Winter has arrived in full force around here, which means lots of snow, ice, and cold — a weather combo that produces a good deal of uncertain footing for walking commuters like myself. This point was driven home to me last Monday, when I strode a bit too confidently outside my office building on my way to the bank and crashed quite violently on my left hip. I regained my footing quickly and hobbled on more carefully. Then, walking back to the office, I promptly slipped and toppled onto the same hip once again.
A new colleague of mine, recently transplanted from the balmier climate of Washington, DC, observed that local drivers don’t seem to know how to navigate through the frictionless streets on her morning commute. I know she’s not exaggerating. We all seem to need to relearn how to drive every winter. I apparently need to relearn how to walk. (Small steps. . . .)
I made my way home without further difficulties and, despite the sore hip, headed over to Anderson School to join my old basketball buddies for the first game of the season. The court was a bit slick and, of course, at one point I tried to make a quick cut to the basket, slipped and landed — yes — on my tender left hip.
Nearly a week has passed since this series of events and, while my hip remains sore to the touch, it’s perfectly functional. I cranked through my morning workout today with no ill effects. But it does give me pause. More than 330,000 people (most around my age, I presume) will have their hips replaced next year, and I’d prefer to not be among that number.
It’s not just that I’d like to retain all my original body parts. The more I learn about how our healthcare system handles these sorts of procedures, the less I want to participate in the dysfunction. As Elizabeth Rosenthal recently reported in the New York Times, the U.S. hip-replacement industry is controlled by a cartel of five manufacturers that have been gouging hospitals, insurance companies — and patients — for years, and shows no sign of letting up.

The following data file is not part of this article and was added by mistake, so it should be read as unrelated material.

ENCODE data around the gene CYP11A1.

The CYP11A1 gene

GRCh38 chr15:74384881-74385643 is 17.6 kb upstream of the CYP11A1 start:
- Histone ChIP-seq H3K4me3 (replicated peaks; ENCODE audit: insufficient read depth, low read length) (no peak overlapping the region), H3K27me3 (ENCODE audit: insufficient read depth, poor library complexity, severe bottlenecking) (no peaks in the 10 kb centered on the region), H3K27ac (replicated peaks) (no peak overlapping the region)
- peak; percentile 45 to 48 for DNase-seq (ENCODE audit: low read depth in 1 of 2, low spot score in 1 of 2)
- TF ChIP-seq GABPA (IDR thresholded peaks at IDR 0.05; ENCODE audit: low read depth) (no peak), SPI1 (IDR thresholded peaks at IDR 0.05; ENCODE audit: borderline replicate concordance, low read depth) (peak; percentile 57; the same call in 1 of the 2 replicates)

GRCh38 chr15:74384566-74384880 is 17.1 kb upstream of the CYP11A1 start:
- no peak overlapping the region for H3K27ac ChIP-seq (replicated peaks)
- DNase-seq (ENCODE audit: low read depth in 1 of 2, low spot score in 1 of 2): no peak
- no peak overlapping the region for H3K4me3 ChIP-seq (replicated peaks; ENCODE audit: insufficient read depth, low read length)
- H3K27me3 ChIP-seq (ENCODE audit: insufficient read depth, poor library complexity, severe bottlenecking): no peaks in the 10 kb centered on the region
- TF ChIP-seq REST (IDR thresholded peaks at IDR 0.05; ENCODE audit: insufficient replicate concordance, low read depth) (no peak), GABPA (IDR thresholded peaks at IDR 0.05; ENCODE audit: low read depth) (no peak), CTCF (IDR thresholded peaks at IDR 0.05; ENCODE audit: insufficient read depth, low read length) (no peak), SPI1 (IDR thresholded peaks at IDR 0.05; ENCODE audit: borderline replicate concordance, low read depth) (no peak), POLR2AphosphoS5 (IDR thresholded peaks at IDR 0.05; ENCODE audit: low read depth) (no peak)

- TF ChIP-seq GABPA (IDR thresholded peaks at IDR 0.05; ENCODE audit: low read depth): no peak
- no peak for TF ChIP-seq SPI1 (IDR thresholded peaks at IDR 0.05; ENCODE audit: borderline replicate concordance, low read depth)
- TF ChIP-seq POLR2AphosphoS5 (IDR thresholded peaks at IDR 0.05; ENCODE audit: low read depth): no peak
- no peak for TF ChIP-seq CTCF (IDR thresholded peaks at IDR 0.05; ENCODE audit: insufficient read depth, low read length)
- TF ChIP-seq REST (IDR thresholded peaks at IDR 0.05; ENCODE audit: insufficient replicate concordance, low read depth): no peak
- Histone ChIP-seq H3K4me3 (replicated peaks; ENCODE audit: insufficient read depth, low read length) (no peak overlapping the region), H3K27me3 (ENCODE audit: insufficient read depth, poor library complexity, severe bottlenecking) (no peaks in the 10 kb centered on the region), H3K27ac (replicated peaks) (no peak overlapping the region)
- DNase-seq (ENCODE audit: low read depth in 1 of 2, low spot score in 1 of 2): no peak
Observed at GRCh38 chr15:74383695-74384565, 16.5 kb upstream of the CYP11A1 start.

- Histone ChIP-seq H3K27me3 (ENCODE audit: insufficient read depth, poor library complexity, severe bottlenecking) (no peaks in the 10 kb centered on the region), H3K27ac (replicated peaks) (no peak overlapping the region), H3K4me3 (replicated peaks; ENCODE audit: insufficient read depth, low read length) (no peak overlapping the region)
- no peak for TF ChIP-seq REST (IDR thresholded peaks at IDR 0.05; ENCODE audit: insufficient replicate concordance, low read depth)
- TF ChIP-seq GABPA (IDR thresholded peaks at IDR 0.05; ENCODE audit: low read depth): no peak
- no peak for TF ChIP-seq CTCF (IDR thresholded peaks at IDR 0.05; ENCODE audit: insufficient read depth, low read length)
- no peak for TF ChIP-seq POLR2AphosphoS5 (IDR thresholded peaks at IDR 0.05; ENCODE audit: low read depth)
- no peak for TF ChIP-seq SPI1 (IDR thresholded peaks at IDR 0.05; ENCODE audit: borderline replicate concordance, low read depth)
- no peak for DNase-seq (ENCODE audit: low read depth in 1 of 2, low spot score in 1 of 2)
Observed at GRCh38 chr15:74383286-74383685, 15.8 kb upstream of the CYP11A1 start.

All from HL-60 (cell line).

The cost to manufacture a hip implant, according to Rosenthal, is about $350, yet the “list price” that a hospital pays for it can run as high as $7,500. When you add installation equipment, assorted fees, and the hospital markup, the cost to the patient can rise to nearly $40,000.
How is this possible? Here’s what Rosenthal found:
So why are implant list prices so high, and rising by more than 5 percent a year? In the United States, nearly all hip and knee implants — sterilized pieces of tooled metal, plastic or ceramics — are made by five companies, which some economists describe as a cartel. Manufacturers tweak old models and patent the changes as new products, with ever-bigger price tags.
Generic or foreign-made joint implants have been kept out of the United States by trade policy, patents and an expensive Food and Drug Administration approval process that deters start-ups from entering the market. The “companies defend this turf ferociously,” said Dr. Peter M. Cram, a physician at the University of Iowa medical school who studies the costs of health care.”
Plus, the manufacturers require that hospitals sign nondisclosure agreements, so they can’t compare pricing. “Manufacturers will tell you it’s R&D and liability that makes implants so expensive and that they have the only one like it,” Dr. Rory Wright, an orthopedist at the Orthopedic Hospital of Wisconsin, told Rosenthal. “They price this way because they can.”
Or, as Cram put it, “Why charge $1,000 for the implant in the U.S. when you can charge $14,000? How would you answer to your shareholders?
This sort of thinking speaks volumes about what is wrong with the American healthcare system, and it will remind me to walk more mindfully on my way to the office tomorrow.